Electoral College not divided evenly
Hillary Clinton got 2 million more votes than President-elect Donald Trump. Al Gore got 500,000 more votes than George W. Bush in 2000, and that election had to be decided for Bush in the Supreme Court.
So I am thinking about the difference between a country and a republic of states such as the U.S. In every other country that holds free and fair elections, the winner of the most votes is known as “the winner.” But not in the U.S. Here, we use an Electoral College.
Hawaii has 1.3 million people and has four “electors” in the 538-member Electoral College. That’s 7/10 of 1 percent of electors. Our population is 6/10 of 1 percent of the population of the U.S. Close.
But now look at California. It has 55 electors, about 10.2 percent of electors. It has 38.8 million people, which is about 16.5 percent of the population of the U.S. California’s votes are diluted in the Electoral College. In this example, a Californian’s vote is worth 6.3 percent less than one vote.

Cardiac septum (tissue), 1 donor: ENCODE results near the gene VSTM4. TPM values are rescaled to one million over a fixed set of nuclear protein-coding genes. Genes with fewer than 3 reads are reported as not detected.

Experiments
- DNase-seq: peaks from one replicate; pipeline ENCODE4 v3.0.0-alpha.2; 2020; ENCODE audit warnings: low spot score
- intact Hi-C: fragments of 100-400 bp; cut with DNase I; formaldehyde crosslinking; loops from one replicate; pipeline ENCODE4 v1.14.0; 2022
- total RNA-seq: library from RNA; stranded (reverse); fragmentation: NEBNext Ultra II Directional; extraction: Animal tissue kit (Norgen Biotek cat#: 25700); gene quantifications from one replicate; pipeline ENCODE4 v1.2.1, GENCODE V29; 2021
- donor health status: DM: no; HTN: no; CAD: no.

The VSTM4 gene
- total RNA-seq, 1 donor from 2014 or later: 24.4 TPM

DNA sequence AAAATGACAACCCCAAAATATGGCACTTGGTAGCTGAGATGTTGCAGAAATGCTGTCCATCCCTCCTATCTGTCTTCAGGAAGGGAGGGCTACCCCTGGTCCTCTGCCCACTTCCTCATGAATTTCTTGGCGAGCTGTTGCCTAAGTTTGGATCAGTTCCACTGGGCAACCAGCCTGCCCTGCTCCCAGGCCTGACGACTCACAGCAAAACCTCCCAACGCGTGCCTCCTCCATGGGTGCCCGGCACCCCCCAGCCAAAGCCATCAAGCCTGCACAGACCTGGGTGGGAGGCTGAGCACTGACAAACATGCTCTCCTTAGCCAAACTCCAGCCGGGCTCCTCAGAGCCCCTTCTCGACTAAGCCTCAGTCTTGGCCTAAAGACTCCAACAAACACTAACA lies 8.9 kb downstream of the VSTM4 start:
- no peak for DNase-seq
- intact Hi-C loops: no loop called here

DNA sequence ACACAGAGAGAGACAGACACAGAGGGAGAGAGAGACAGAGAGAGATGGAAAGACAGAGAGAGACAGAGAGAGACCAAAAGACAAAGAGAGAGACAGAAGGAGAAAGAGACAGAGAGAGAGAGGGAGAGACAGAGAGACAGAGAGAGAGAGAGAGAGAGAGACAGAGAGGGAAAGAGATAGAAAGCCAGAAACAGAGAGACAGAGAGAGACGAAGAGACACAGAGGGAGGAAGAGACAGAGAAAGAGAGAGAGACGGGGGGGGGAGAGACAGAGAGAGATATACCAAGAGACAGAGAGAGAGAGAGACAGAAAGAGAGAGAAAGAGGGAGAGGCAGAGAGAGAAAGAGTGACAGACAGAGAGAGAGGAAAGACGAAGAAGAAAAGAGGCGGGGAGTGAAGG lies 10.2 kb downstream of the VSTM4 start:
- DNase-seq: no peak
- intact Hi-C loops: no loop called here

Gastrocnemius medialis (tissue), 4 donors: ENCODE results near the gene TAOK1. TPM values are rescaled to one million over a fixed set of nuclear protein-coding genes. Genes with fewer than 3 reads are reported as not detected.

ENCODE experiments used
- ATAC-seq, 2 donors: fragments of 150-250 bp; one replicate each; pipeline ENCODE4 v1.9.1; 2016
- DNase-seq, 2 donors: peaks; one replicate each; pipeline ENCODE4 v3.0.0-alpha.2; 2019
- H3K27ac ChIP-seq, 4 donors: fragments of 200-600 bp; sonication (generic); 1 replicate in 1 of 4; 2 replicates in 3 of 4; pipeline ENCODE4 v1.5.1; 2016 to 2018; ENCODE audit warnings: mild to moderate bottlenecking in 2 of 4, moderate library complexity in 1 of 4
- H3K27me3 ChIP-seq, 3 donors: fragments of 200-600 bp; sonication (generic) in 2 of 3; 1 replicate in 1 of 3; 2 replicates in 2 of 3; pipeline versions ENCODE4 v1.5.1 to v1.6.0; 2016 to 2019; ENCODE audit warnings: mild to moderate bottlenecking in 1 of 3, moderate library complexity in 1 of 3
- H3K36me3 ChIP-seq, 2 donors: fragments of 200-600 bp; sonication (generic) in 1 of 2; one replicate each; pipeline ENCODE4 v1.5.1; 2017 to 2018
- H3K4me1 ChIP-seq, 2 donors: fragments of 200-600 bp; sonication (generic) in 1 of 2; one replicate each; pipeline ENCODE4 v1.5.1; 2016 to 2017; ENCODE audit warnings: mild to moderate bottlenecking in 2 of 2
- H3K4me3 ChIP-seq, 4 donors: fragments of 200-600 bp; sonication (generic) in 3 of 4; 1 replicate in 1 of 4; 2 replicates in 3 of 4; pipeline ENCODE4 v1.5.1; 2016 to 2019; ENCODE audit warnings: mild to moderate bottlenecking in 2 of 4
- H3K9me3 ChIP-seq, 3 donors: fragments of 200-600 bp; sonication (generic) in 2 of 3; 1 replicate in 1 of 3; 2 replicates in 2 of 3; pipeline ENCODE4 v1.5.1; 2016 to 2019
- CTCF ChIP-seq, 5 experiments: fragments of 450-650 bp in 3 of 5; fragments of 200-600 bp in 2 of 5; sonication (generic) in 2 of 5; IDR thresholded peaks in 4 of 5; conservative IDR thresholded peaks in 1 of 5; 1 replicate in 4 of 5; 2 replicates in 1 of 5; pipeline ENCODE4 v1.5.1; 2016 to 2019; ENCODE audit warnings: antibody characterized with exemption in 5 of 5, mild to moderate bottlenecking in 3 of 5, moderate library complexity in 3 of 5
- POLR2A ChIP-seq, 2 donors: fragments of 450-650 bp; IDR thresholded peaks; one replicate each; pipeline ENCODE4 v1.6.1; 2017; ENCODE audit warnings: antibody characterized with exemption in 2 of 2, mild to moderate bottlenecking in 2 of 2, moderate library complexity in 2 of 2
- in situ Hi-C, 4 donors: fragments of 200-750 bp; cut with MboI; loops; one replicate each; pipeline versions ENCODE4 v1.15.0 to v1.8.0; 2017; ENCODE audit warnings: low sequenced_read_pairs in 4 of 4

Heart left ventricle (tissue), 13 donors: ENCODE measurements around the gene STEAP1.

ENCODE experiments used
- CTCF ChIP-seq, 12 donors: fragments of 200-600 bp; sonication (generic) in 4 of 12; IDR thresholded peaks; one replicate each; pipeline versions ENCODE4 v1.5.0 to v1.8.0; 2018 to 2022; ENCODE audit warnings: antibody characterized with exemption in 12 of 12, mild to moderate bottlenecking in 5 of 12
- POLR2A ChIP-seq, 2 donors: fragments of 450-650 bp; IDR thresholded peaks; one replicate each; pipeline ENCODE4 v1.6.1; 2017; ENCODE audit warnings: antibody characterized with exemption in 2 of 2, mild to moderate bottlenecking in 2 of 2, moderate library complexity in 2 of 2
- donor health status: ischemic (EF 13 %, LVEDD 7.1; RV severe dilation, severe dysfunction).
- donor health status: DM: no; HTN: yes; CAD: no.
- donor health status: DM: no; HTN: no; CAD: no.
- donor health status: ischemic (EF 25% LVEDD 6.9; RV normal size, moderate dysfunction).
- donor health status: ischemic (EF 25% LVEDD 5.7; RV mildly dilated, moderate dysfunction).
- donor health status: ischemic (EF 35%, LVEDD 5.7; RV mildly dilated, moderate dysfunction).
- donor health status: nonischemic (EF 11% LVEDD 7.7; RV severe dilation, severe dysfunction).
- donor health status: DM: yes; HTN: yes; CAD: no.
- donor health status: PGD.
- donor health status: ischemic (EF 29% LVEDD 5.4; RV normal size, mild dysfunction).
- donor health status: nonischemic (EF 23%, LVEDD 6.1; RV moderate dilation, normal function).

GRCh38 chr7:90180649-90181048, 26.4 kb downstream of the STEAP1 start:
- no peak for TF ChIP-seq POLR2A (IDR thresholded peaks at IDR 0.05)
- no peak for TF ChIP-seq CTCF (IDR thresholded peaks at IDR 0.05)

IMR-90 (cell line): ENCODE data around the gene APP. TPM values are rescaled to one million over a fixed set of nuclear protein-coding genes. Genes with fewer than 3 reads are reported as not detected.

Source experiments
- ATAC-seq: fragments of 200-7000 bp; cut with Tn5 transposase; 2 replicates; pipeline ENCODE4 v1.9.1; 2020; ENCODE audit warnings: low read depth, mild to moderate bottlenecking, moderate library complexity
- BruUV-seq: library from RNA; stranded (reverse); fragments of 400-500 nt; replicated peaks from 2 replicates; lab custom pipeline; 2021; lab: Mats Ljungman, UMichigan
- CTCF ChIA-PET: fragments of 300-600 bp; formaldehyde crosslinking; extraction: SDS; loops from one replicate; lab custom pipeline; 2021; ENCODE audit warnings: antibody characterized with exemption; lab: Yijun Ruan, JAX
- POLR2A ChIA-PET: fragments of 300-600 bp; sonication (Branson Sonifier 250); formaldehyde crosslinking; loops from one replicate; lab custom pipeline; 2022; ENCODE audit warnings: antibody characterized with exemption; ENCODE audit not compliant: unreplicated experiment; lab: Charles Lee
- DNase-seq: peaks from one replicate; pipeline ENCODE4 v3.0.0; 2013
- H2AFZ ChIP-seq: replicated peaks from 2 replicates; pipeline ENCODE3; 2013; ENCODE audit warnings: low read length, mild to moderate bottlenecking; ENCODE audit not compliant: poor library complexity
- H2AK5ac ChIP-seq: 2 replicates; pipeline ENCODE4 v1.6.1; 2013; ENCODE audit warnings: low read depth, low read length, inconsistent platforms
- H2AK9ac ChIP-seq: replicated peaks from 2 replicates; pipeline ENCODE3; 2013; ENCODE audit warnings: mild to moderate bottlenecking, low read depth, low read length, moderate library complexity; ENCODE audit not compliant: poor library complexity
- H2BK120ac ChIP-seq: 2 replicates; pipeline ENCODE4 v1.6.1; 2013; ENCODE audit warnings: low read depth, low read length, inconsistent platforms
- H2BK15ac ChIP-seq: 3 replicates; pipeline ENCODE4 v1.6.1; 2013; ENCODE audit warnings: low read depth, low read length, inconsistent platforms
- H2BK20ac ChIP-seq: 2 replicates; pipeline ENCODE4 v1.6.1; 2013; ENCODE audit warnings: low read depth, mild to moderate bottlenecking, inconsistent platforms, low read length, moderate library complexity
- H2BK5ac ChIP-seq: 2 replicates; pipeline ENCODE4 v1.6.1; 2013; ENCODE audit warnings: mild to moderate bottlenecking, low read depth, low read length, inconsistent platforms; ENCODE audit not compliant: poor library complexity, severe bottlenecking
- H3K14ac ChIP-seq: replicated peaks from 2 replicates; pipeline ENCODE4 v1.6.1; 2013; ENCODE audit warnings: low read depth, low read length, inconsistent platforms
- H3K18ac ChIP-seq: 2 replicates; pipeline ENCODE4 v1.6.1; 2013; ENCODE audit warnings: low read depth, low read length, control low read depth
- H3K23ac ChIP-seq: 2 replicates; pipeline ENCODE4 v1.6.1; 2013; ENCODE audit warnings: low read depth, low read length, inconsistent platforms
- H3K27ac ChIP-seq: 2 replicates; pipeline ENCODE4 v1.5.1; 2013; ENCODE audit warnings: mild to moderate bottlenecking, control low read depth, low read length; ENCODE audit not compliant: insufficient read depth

The Electoral College provides 538 electors to 240 million people, but not divided evenly. If every state had a proper proportion of electors based either on population or on population of citizens, Clinton would be president-elect.
A movement is forming nationwide to overcome the problem with the Electoral College without eliminating it by a constitutional amendment. If you are interested in supporting this movement, visit www.NationalPopularVote.com.